Author Danielle McLaughlin plans to immerse herself in writing after winning one of the world’s most lucrative literary awards.
From Donoughmore, Co Cork and UCC’s writer-in-residence, Ms McLaughlin is the third Irish writer in four years to win the Windham-Campbell Prize worth €146,000.
Her debut short story collection, Dinosaurs on Other Planets published in 2015 just a few years after she had to give up practising law following ill-health, was selected.
It was cited by judges for stories that “capture the beauty and brutality of human relationships, imbuing them with near-magical qualities rooted in the details of everyday life in a manner both wry and resonant”.
Ms McLaughlin was on a trip to Copenhagen with her family to mark her 50th birthday when the phone rang and she discovered she had won. And it came at a time when Ms McLaughlin was beginning to question whether she should return to law.
“It was like a miracle,” she said.
I was experiencing a bit of a wobble, psychologically, in my writing life. In a sense, it was like an answer to a question I had started asking myself.
The Windham-Campbell prizes are among the richest literary prizes in the world. Eight authors, who write in English, are selected as winners each year to “call attention to literary achievement” and to allow them to “focus on their work independent of financial concerns”.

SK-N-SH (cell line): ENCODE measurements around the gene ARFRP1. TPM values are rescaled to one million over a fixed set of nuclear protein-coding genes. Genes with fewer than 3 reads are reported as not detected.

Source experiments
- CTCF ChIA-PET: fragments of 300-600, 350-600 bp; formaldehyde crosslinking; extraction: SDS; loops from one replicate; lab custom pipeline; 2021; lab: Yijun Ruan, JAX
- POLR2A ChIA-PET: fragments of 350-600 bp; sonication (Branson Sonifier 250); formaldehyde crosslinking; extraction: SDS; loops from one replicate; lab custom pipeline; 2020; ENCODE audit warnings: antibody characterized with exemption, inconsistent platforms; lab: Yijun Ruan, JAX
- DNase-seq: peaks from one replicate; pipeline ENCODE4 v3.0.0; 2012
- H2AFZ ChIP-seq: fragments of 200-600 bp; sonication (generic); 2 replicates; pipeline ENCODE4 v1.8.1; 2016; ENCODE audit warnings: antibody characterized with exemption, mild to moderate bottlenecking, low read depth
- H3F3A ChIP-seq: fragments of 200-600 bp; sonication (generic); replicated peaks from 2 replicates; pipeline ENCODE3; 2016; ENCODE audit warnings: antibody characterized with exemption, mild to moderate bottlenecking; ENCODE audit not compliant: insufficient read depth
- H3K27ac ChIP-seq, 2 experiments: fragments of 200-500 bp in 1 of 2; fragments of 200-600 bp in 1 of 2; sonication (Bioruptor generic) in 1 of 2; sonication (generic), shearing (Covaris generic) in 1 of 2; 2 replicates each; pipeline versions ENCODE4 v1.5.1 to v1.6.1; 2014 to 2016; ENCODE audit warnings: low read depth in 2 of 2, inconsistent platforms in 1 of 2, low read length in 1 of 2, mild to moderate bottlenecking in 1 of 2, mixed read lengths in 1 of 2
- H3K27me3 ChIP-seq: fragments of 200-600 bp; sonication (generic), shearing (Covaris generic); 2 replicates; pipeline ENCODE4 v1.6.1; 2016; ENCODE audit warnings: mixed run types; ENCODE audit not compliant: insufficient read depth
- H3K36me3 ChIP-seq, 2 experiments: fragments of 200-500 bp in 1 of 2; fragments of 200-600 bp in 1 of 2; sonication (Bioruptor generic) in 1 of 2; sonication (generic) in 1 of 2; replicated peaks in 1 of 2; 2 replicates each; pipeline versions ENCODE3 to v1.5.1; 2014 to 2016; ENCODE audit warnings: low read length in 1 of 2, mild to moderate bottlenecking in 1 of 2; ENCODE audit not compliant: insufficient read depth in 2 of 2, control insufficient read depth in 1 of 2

“A lot of the writing life involves working on projects that not only don’t earn any money but are loss-making. So this kind of support is immensely important,” Ms McLaughlin said.
The prizes were established in 2013 after the writer Donald Windham left his estate to Yale University. He had struggled financially during the early part of his career but had long wanted to create a literary award.
Authors are nominated and judged anonymously, so they don’t know they are in the running until the winners are notified out of the blue by the prize director Michael Kelleher.
Ms McLaughlin co-hosts with Madeleine D’Arcy, the Fiction at the Friary free monthly event in Cork.